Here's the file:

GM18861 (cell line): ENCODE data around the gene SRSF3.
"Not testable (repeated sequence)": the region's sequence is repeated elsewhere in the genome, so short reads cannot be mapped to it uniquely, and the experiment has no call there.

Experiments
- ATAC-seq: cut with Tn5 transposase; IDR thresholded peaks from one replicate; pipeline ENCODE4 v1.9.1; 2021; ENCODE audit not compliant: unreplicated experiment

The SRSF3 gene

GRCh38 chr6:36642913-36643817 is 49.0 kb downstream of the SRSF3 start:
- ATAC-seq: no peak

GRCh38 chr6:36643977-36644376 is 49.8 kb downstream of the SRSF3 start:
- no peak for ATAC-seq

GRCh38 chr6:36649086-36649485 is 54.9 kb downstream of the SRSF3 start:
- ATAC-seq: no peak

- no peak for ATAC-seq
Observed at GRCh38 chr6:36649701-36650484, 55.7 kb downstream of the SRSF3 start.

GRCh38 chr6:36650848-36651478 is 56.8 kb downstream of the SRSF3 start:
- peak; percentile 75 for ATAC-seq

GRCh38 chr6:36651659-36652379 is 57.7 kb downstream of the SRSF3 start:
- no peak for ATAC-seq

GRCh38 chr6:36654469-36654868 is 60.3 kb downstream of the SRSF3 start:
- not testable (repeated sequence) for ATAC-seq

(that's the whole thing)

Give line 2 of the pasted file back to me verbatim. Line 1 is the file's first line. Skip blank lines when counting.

"Not testable (repeated sequence)": the region's sequence is repeated elsewhere in the genome, so short reads cannot be mapped to it uniquely, and the experiment has no call there.